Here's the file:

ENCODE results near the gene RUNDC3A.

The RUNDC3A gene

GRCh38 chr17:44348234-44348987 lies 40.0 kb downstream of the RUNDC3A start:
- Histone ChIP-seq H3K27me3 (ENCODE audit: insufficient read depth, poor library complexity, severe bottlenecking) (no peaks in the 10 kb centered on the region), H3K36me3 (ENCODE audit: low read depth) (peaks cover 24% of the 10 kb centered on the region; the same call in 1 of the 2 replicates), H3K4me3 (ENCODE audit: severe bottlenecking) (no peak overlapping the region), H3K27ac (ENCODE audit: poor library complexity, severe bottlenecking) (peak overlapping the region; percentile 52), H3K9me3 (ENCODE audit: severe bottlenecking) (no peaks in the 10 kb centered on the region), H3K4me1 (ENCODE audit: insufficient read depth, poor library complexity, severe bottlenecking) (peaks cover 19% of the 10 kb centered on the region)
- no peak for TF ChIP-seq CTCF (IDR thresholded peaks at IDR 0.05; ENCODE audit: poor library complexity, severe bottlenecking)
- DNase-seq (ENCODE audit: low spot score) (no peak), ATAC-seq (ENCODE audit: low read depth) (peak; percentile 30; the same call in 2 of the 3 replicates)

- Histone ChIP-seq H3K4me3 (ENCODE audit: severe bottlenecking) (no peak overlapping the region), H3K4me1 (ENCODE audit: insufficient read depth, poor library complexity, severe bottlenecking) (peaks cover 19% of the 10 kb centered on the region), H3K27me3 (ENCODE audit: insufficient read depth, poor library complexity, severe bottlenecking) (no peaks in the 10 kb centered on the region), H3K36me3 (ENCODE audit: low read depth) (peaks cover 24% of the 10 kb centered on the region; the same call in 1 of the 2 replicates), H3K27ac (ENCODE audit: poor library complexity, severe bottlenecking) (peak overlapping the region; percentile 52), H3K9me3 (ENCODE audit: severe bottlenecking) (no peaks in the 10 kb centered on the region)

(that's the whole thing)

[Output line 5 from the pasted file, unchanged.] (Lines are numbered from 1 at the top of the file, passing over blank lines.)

- no peak for TF ChIP-seq CTCF (IDR thresholded peaks at IDR 0.05; ENCODE audit: poor library complexity, severe bottlenecking)